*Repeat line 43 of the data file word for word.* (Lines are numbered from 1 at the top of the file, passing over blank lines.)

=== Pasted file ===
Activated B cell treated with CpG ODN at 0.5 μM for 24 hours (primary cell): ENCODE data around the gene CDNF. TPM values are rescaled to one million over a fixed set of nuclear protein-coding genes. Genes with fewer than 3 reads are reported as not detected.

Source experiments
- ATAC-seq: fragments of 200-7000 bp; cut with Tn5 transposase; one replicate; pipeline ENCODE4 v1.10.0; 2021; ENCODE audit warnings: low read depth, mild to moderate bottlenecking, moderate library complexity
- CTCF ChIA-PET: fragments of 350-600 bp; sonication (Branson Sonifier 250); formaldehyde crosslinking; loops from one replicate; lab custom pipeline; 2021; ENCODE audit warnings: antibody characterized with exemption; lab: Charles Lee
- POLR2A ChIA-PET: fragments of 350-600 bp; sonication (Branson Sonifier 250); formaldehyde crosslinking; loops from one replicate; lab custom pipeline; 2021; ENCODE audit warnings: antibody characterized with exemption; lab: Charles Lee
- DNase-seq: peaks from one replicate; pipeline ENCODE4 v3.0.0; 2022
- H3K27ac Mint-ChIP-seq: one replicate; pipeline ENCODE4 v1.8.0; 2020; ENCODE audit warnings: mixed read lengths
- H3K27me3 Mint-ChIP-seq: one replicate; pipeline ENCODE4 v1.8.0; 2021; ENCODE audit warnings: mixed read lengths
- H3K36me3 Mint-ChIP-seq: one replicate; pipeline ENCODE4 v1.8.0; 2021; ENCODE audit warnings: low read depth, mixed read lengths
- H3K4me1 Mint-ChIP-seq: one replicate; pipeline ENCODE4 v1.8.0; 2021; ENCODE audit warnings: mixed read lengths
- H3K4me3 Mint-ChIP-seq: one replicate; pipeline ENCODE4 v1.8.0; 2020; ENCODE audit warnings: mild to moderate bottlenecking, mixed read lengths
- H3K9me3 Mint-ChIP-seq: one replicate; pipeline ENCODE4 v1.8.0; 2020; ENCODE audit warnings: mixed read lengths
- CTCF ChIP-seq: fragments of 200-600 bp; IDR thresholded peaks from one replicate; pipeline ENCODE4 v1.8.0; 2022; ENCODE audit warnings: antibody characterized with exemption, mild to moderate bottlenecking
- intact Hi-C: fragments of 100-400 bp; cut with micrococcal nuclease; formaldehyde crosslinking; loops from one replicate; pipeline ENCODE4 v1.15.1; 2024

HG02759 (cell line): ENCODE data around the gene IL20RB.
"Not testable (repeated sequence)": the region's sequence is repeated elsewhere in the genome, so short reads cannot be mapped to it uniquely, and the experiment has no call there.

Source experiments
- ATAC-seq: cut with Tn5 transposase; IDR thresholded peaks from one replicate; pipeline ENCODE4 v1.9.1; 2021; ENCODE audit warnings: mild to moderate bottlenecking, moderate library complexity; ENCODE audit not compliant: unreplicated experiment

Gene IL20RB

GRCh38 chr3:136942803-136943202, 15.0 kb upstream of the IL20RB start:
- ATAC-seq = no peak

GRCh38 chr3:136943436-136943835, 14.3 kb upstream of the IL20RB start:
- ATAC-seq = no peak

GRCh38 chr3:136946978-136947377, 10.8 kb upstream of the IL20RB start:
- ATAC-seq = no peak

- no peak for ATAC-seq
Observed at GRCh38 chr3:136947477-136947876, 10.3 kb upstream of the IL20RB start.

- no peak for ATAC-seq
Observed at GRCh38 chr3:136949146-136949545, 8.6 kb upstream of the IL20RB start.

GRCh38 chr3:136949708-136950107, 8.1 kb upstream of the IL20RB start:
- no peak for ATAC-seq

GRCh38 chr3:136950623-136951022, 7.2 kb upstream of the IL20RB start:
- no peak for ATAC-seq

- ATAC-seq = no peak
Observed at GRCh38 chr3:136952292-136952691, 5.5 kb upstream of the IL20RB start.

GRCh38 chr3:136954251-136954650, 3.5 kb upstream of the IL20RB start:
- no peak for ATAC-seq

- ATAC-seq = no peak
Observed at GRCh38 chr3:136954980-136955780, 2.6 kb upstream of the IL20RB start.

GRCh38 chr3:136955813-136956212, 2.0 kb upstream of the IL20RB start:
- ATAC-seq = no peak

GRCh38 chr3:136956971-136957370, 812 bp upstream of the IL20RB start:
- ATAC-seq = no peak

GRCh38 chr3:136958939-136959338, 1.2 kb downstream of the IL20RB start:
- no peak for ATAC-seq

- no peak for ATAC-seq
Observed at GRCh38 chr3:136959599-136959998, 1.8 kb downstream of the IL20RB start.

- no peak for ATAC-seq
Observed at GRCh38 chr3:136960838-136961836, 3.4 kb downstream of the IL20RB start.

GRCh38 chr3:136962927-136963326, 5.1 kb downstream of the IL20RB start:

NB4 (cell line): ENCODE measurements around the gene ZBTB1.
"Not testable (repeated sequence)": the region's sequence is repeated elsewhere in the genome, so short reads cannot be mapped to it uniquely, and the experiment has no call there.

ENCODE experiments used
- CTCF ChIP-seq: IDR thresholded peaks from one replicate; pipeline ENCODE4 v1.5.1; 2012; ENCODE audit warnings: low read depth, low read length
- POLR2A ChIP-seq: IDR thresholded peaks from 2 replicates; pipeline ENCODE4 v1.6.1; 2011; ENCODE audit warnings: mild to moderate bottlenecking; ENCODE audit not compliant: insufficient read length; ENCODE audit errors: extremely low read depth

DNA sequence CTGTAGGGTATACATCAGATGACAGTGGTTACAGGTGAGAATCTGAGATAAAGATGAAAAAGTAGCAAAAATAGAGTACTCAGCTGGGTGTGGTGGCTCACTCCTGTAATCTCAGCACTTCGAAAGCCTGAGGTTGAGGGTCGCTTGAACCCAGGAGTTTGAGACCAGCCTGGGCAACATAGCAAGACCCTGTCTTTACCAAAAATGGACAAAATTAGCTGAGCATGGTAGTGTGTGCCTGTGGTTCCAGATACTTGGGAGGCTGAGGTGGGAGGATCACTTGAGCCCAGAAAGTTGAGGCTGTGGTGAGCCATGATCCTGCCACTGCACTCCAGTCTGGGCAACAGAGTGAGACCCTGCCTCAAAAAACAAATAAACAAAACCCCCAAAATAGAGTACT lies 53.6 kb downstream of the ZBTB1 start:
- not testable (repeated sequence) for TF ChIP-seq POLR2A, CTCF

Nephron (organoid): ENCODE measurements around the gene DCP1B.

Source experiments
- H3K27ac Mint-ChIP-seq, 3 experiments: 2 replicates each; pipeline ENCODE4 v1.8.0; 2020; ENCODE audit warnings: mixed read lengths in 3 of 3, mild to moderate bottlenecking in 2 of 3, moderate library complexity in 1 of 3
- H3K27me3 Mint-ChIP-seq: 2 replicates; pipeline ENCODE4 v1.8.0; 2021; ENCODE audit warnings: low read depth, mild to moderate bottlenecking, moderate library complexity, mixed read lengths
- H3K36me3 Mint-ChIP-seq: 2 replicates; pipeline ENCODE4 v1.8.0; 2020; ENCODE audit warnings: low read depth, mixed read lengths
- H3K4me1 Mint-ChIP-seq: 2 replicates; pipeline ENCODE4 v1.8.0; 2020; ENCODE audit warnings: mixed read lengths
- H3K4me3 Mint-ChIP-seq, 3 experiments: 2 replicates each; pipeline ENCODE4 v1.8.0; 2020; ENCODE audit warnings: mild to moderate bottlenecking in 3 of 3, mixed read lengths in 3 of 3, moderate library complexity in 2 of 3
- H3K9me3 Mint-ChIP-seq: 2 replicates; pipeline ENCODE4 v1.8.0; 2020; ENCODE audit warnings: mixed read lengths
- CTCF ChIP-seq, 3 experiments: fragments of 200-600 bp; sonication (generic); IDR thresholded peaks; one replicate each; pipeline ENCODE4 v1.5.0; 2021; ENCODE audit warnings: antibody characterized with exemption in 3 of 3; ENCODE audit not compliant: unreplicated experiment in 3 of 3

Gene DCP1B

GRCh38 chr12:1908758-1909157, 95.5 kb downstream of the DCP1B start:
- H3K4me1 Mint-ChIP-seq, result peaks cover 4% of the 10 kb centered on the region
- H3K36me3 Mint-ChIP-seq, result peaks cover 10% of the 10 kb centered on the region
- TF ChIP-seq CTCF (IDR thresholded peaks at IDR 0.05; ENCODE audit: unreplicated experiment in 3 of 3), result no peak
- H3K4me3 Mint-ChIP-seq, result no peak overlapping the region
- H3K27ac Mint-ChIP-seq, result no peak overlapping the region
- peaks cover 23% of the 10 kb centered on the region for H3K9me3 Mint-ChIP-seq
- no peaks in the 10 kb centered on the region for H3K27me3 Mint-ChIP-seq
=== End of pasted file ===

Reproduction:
- ATAC-seq = no peak